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Big Daddy4

Lab Paralysis

4 posts in this topic

I am looking for a little help / advice...

A week ago my 5 year old yellow lab suddenly lost the use of his hind legs. The Vet believes it is caused by a disc in the back bursting. He has also lost control of his bladder and bowel.

After a day he was able to move his right leg slightly, but no improvements since.

I am wondering if any of you have any experience with a situation like this? I really don't want to put him down, but I am not sure if there are any other options.

Thanks!

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Wow! Never had this happen to me or anyone I know. Good luck to you, your pup and the decision. Keep us informed

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Sorry to hear about this....what has the vet done to this point? Any meds....and definitive diagnosis? May be worth a call if the following was not discussed or ruled out.

One possibility (and needs to be dealt with within 24-48 hours):

Fibrocartilaginous Embolization

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Spinal cord fibrocartilaginous embolization is caused by a small fragment of intervertebral disc material entering the spinal cord’s vascular system via the tissues attached to the intervertebral disc (see illustration below). Embolization is the sudden blocking of an artery by a clot of foreign material (an embolus). The tiny fragment of intervertebral disc material (embolus) results in varying degrees of damage depending on the portion of the cord supplied by the embolized blood vessel. Thus, the clinical signs are variable.

Fibrocartilaginous embolization of the spinal cord is the functional equivalent of a stroke to the spinal cord rather than to the brain. The events are acute, nonprogressive, and occur without any prior signs or warnings. Because emboli can occur in any portion of the cord, clinical signs can involve the rear limbs, all four limbs, one side of the body, or only one limb. The syndrome is not painful but can result in paralysis. After the initial spinal cord shock subsides, one side of the body frequently remains worse or is slower to show improvement.

In general, if deep pain perception is intact to the paralyzed limb(s), recovery will begin in two to three weeks with most clinical function restored by four months. In most cases, once the diagnosis and degree of clinical damage is ascertained, an accurate prognosis can be made.

Diagnosis

A tentative diagnosis of a fibrocartilaginous embolism is made based on history and neurologic examination. Radiographs (x-rays) are evaluated to ascertain the presence of degenerative discs and may outline other abnormalities in the spine including fractures and dislocations. A definitive diagnosis may require a myelogram (contrast dye study of the spine). Spinal cord swelling may be seen with a myelogram immediately after the embolus causes an infarction (a localized area of dead cells produced by occlusion of the arterial supply to that area) (see Fig. 3). If several days have passed since the onset of clinical signs, the myelogram will be normal. Other findings with a myelogram may include intervertebral disc extrusions, tumors, fractures, hematomas, or hemorrhage.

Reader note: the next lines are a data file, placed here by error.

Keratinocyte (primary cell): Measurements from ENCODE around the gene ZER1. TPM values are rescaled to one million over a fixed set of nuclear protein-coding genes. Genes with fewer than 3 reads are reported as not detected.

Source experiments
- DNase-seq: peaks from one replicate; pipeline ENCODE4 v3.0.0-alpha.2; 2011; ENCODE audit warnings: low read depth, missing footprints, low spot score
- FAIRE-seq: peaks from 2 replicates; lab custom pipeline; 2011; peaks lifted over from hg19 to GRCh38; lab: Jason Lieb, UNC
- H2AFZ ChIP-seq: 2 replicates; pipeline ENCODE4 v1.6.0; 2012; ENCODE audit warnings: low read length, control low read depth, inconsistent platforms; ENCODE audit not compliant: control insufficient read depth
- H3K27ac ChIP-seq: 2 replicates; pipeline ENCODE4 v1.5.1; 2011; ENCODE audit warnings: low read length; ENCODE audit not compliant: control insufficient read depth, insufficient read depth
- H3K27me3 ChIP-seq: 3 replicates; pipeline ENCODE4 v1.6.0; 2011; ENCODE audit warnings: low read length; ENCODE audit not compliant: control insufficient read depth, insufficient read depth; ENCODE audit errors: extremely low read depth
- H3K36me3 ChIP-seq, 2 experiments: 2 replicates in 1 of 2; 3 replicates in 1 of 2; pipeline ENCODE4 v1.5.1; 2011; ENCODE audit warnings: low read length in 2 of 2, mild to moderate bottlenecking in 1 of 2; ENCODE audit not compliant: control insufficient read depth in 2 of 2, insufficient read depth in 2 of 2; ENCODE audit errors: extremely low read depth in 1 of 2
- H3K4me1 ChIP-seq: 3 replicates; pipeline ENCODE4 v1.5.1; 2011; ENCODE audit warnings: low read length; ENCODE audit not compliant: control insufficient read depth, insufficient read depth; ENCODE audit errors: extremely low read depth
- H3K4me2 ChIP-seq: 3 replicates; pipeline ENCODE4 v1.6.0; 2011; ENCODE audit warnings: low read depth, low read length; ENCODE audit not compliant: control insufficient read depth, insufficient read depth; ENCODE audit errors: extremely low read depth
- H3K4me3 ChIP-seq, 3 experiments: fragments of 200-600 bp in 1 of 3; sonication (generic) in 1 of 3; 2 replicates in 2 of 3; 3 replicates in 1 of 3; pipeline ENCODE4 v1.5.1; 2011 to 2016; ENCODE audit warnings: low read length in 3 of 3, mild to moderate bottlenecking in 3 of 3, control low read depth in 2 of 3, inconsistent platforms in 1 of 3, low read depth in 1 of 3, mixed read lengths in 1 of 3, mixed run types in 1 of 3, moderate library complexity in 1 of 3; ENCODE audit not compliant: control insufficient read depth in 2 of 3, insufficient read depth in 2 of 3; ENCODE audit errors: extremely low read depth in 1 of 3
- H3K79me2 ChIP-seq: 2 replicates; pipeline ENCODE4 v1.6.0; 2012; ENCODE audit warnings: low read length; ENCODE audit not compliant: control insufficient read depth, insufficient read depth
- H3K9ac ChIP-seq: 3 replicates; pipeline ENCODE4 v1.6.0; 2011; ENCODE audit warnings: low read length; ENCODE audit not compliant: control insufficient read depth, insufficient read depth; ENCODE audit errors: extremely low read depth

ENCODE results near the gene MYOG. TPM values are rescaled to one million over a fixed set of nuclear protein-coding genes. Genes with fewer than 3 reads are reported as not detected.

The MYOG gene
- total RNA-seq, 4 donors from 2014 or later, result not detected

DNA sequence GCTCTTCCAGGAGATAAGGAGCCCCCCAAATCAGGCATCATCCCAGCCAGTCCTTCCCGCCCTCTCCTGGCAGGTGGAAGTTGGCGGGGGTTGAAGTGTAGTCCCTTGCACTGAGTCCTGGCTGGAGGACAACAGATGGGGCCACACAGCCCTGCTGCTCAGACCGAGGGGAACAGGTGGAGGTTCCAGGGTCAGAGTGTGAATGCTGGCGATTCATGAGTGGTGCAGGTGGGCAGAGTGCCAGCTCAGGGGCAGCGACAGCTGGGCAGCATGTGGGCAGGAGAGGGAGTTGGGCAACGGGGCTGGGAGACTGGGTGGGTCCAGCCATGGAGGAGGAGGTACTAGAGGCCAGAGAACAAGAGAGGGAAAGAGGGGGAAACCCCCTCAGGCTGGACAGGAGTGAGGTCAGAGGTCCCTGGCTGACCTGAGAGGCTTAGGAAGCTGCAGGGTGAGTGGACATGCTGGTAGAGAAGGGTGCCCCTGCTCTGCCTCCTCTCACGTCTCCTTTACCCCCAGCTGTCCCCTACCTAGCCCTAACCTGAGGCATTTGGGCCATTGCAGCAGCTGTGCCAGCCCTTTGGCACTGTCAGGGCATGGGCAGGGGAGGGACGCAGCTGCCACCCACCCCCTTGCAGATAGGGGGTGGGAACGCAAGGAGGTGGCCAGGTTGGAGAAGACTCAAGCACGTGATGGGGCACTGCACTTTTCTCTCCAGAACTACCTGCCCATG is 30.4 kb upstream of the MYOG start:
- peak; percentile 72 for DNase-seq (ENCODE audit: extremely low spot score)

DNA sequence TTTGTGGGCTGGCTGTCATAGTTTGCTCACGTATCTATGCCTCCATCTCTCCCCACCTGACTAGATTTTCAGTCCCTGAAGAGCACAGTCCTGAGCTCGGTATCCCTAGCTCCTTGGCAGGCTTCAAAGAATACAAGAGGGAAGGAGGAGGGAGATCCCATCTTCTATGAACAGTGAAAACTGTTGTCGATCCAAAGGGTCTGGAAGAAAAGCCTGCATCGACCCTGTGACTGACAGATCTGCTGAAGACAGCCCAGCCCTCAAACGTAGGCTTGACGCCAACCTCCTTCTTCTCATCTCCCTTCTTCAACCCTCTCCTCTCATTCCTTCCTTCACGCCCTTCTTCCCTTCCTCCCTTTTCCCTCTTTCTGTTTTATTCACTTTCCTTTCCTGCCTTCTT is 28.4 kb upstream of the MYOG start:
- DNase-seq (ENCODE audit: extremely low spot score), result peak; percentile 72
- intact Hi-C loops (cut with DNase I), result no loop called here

Treatment

Individuals experiencing an acute episode of fibrocartilaginous embolism are immediately treated once the diagnosis is confirmed. Intensive medical therapies are of value only during the first 24 to 48 hours after the spinal cord damage has occurred. Medications used include corticosteroids to relieve spinal cord swelling and to prevent collateral damage. Surgery is not indicated in the treatment of spinal cord infarction. After initial medical management, intensive nursing care and physical therapy are required. The goal is to maintain muscle tone while the spinal cord tissue heals.

Prognosis

The prognosis in cases of fibrocartilaginous embolization depends on many factors:

* The severity of neurologic dysfunction

* The amount of disc material that has embolized

* The degree of accompanying spinal cord swelling

* The location of the spinal cord infarction

* The overall physical condition of the patient

In general, the ability to perceive deep pain in the affected limb(s) and tail remain the major prognostic indicator. Even if paralysis is complete, the perception of deep pain remains the key to determining if permanent damage has occurred. This means that, even if paralysis has occurred, if the conscious perception of deep pain is intact a functional recovery is anticipated. The time required for recovery and the degree of neurologic improvement are quite variable. Diligent physical therapy and good nursing care are important for recovery.

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Yes, my dog has had similar problems. This happened a month ago and they gave him some anti inflammatory meds and he finally came around.

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